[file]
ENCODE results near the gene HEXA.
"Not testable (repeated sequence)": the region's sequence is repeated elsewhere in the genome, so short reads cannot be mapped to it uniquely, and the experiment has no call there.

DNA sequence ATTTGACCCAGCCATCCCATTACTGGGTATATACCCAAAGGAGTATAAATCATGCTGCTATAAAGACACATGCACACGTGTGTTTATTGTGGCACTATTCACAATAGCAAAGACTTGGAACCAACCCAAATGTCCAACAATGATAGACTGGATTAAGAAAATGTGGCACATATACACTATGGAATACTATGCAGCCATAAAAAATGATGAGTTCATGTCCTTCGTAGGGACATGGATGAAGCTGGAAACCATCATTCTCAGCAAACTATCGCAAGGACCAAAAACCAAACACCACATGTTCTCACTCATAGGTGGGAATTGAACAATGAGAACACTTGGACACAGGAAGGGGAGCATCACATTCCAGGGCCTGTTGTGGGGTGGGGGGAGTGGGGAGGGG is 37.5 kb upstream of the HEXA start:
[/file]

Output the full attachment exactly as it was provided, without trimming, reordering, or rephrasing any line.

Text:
ENCODE results near the gene HEXA.
"Not testable (repeated sequence)": the region's sequence is repeated elsewhere in the genome, so short reads cannot be mapped to it uniquely, and the experiment has no call there.

DNA sequence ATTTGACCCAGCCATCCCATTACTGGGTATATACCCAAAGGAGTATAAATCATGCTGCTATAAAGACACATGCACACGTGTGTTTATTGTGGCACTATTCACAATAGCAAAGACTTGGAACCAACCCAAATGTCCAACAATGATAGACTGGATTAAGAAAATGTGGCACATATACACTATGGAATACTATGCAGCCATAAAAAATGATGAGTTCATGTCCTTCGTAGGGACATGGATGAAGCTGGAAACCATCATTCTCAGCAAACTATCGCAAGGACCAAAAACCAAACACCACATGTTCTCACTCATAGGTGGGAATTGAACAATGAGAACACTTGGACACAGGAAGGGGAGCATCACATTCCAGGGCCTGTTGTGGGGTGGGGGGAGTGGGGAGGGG is 37.5 kb upstream of the HEXA start: